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Ugandans Clash on Polygamy as Parliament Debates Ban
As Parliament debates a bill that would ban polygamy, Ugandans express mixed views about growing up in polygamous families, though 28 percent of married women in Uganda are currently in polygamous unions. Some say the practice is natural, while others say it harms children and violates women’s rights. 
KAMPALA, UGANDA – Tom Kasekende, whose name has been changed to protect his identity, says he grew up in a polygamous home in which his father had several wives.

“I grew up in a polygamous family,” he says. “My father had many wives, some of them I did not even know. I would just hear about them as a child.”

He says that his family was Protestant but that his father’s many wives would often engage in witchcraft in order to compete for their husband’s attention.

“They were always bewitching each other to get my father’s attention,” he says.

Kasekende says that as he grew up, he decided that polygamy wasn’t a the way of life he would choose. “Children in a polygamous marriage are not loved by their parents, especially the father, who is always moving from one family to another,” he says. “As a man, the women are always bewitching you and you even get confused.”

He says that polygamy may have thrived in traditional societies, when the cost of living was relatively low. But he says that the high cost of living and rising inflation here make large families less sustainable. He says that today, having multiple wives, all with their own children, breeds greed, selfishness and poverty in homes.
Read more: http://www.globalpressinstitute.org/global-news/africa/uganda/ugandans-clash-polygamy-parliament-debates-ban#ixzz1Sj8lSHS6

Ugandans Clash on Polygamy as Parliament Debates Ban

As Parliament debates a bill that would ban polygamy, Ugandans express mixed views about growing up in polygamous families, though 28 percent of married women in Uganda are currently in polygamous unions. Some say the practice is natural, while others say it harms children and violates women’s rights.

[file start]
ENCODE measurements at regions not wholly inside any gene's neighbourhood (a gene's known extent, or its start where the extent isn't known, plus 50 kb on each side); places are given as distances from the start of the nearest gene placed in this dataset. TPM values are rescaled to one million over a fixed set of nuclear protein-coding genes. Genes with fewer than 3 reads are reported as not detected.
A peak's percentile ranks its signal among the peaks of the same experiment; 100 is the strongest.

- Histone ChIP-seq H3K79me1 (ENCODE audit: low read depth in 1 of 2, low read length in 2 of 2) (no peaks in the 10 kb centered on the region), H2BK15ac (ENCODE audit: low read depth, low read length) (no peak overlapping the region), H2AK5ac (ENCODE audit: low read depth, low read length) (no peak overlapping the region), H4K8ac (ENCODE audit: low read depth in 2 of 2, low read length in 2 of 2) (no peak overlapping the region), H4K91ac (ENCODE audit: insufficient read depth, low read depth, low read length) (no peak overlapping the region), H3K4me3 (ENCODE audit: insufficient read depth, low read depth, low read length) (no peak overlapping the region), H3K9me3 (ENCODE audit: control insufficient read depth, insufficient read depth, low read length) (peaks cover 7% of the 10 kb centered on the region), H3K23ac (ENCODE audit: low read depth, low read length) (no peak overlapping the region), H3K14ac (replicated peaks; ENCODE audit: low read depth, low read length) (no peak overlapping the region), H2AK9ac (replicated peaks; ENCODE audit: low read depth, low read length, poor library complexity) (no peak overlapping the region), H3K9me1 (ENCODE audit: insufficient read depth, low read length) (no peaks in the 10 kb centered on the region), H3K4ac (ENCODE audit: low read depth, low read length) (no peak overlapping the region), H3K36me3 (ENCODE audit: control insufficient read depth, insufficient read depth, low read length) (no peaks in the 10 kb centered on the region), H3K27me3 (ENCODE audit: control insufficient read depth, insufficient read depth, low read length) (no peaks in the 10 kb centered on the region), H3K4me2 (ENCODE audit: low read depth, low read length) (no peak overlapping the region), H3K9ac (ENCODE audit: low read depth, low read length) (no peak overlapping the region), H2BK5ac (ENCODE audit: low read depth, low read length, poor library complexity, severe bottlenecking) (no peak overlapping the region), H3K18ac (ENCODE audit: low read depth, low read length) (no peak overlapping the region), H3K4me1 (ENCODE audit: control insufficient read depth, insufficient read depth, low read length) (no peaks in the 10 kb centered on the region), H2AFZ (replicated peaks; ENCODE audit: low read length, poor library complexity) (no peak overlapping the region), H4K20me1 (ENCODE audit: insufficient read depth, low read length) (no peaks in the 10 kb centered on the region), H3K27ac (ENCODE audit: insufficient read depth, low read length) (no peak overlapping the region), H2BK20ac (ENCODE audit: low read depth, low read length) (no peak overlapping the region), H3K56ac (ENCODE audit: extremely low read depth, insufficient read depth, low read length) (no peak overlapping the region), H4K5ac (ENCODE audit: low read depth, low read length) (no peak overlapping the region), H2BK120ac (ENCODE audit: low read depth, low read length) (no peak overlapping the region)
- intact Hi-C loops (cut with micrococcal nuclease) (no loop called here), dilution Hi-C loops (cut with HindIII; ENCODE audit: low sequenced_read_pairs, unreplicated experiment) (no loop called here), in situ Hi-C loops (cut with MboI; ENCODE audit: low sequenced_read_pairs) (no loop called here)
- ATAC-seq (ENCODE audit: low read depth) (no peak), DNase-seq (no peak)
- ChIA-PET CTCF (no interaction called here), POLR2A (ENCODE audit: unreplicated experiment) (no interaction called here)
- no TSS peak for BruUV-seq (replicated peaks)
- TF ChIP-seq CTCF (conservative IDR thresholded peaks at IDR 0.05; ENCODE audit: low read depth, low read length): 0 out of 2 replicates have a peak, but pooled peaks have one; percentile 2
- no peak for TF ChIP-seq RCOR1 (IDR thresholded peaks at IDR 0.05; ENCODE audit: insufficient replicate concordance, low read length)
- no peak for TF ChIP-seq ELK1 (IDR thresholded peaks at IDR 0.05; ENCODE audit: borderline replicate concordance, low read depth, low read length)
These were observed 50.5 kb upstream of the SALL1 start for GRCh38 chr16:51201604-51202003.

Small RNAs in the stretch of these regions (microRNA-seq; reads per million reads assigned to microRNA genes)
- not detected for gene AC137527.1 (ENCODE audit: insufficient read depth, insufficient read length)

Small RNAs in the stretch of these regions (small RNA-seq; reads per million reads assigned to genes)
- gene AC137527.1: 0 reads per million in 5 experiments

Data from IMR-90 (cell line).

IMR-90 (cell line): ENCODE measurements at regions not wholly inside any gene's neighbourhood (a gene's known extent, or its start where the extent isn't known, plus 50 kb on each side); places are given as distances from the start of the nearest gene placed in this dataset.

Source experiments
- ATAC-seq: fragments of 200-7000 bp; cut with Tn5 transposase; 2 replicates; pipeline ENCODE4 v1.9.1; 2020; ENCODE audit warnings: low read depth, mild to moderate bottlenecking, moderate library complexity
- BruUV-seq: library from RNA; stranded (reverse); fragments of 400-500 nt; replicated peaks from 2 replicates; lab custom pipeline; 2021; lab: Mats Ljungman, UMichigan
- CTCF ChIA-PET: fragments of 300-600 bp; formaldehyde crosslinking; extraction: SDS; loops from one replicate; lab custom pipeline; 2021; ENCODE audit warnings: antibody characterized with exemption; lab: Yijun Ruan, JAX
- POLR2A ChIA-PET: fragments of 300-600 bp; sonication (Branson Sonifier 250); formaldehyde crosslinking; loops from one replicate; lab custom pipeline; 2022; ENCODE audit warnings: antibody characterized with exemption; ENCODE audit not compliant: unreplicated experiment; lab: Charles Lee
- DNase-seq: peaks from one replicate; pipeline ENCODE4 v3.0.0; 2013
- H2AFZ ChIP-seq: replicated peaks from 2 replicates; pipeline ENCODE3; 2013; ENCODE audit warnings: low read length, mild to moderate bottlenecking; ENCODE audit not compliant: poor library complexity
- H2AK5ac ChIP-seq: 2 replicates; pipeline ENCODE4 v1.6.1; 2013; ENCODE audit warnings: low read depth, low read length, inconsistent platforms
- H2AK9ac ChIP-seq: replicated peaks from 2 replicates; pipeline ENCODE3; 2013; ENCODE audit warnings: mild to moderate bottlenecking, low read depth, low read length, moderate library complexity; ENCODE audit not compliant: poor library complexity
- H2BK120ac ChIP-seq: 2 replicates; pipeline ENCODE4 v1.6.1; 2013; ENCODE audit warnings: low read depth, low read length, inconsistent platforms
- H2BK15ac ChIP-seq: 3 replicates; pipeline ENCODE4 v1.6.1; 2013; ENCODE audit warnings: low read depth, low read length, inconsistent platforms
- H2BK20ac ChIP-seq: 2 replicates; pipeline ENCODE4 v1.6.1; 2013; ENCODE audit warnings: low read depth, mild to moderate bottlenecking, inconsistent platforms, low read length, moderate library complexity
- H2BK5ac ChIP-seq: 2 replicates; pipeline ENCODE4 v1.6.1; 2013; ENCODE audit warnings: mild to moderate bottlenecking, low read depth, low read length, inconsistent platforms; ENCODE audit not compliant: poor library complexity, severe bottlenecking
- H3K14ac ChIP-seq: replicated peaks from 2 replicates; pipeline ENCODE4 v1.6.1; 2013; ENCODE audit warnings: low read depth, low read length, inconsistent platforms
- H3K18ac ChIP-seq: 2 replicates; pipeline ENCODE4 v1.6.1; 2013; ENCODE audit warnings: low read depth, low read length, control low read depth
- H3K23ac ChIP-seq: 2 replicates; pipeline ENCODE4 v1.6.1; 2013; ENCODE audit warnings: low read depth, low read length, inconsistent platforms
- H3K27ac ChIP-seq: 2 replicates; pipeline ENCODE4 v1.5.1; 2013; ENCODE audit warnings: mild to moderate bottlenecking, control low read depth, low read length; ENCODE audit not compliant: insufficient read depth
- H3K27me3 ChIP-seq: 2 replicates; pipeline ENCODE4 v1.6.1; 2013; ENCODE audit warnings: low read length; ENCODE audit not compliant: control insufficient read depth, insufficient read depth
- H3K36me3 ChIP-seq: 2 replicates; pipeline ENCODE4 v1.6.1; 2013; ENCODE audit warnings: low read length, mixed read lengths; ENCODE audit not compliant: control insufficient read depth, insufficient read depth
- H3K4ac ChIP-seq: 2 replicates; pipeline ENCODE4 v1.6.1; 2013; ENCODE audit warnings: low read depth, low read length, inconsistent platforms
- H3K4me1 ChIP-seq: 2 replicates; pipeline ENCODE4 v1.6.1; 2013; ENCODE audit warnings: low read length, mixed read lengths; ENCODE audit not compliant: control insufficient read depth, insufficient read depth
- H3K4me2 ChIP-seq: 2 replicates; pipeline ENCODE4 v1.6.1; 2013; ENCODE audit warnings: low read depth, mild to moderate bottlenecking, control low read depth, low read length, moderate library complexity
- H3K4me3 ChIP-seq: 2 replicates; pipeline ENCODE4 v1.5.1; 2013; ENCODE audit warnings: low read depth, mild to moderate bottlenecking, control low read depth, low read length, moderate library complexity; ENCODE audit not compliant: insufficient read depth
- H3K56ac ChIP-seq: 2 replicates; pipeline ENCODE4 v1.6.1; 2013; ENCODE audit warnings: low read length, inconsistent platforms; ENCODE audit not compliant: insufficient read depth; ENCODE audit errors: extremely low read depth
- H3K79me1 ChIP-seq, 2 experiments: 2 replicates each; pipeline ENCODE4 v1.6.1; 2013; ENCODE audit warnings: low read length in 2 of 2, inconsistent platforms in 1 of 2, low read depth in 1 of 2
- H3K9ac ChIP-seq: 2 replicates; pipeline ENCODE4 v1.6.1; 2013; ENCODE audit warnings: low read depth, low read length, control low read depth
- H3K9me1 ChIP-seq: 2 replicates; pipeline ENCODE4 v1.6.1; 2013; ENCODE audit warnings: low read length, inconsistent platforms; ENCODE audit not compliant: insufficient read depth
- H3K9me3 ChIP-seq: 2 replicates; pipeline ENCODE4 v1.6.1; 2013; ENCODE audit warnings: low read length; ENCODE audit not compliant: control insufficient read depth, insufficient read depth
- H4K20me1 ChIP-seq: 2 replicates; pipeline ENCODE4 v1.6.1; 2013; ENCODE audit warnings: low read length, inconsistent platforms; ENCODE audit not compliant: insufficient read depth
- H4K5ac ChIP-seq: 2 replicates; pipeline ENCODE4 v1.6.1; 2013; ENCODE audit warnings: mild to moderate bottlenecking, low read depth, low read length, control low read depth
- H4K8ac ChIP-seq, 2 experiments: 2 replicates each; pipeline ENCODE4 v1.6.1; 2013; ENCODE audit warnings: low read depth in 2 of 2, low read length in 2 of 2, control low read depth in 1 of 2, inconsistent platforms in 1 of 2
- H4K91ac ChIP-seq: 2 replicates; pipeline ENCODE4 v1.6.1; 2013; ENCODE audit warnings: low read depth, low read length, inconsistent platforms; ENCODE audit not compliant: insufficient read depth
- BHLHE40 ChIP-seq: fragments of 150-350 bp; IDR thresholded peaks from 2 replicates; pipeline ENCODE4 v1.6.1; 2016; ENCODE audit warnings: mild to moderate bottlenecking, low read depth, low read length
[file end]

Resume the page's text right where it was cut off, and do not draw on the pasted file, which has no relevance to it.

KAMPALA, UGANDA – Tom Kasekende, whose name has been changed to protect his identity, says he grew up in a polygamous home in which his father had several wives.


“I grew up in a polygamous family,” he says. “My father had many wives, some of them I did not even know. I would just hear about them as a child.”


He says that his family was Protestant but that his father’s many wives would often engage in witchcraft in order to compete for their husband’s attention.


“They were always bewitching each other to get my father’s attention,” he says.


Kasekende says that as he grew up, he decided that polygamy wasn’t a the way of life he would choose. “Children in a polygamous marriage are not loved by their parents, especially the father, who is always moving from one family to another,” he says. “As a man, the women are always bewitching you and you even get confused.”


He says that polygamy may have thrived in traditional societies, when the cost of living was relatively low. But he says that the high cost of living and rising inflation here make large families less sustainable. He says that today, having multiple wives, all with their own children, breeds greed, selfishness and poverty in homes.



Read more: http://www.globalpressinstitute.org/global-news/africa/uganda/ugandans-clash-polygamy-parliament-debates-ban#ixzz1Sj8lSHS6

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